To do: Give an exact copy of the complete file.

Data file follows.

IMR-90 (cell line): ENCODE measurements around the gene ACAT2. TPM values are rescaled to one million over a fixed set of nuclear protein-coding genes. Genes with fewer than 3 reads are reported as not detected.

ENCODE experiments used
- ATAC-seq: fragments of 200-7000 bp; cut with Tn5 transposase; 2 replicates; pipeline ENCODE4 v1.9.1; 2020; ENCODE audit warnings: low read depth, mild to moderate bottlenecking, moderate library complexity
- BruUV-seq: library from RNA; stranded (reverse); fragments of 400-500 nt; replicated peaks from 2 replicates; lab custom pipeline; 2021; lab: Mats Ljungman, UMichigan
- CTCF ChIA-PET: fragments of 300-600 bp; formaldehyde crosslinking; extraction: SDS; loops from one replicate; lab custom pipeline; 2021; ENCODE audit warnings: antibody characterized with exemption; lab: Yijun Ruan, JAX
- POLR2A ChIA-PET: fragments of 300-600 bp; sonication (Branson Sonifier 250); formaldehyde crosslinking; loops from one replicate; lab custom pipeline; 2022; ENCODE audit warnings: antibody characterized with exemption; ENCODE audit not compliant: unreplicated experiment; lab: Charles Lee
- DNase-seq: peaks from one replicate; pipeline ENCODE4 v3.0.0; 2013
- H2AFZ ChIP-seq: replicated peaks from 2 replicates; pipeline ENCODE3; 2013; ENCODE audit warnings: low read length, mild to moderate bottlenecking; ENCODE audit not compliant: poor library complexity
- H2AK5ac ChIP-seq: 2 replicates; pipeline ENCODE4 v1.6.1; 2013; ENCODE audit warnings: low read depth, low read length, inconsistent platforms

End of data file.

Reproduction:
IMR-90 (cell line): ENCODE measurements around the gene ACAT2. TPM values are rescaled to one million over a fixed set of nuclear protein-coding genes. Genes with fewer than 3 reads are reported as not detected.

ENCODE experiments used
- ATAC-seq: fragments of 200-7000 bp; cut with Tn5 transposase; 2 replicates; pipeline ENCODE4 v1.9.1; 2020; ENCODE audit warnings: low read depth, mild to moderate bottlenecking, moderate library complexity
- BruUV-seq: library from RNA; stranded (reverse); fragments of 400-500 nt; replicated peaks from 2 replicates; lab custom pipeline; 2021; lab: Mats Ljungman, UMichigan
- CTCF ChIA-PET: fragments of 300-600 bp; formaldehyde crosslinking; extraction: SDS; loops from one replicate; lab custom pipeline; 2021; ENCODE audit warnings: antibody characterized with exemption; lab: Yijun Ruan, JAX
- POLR2A ChIA-PET: fragments of 300-600 bp; sonication (Branson Sonifier 250); formaldehyde crosslinking; loops from one replicate; lab custom pipeline; 2022; ENCODE audit warnings: antibody characterized with exemption; ENCODE audit not compliant: unreplicated experiment; lab: Charles Lee
- DNase-seq: peaks from one replicate; pipeline ENCODE4 v3.0.0; 2013
- H2AFZ ChIP-seq: replicated peaks from 2 replicates; pipeline ENCODE3; 2013; ENCODE audit warnings: low read length, mild to moderate bottlenecking; ENCODE audit not compliant: poor library complexity
- H2AK5ac ChIP-seq: 2 replicates; pipeline ENCODE4 v1.6.1; 2013; ENCODE audit warnings: low read depth, low read length, inconsistent platforms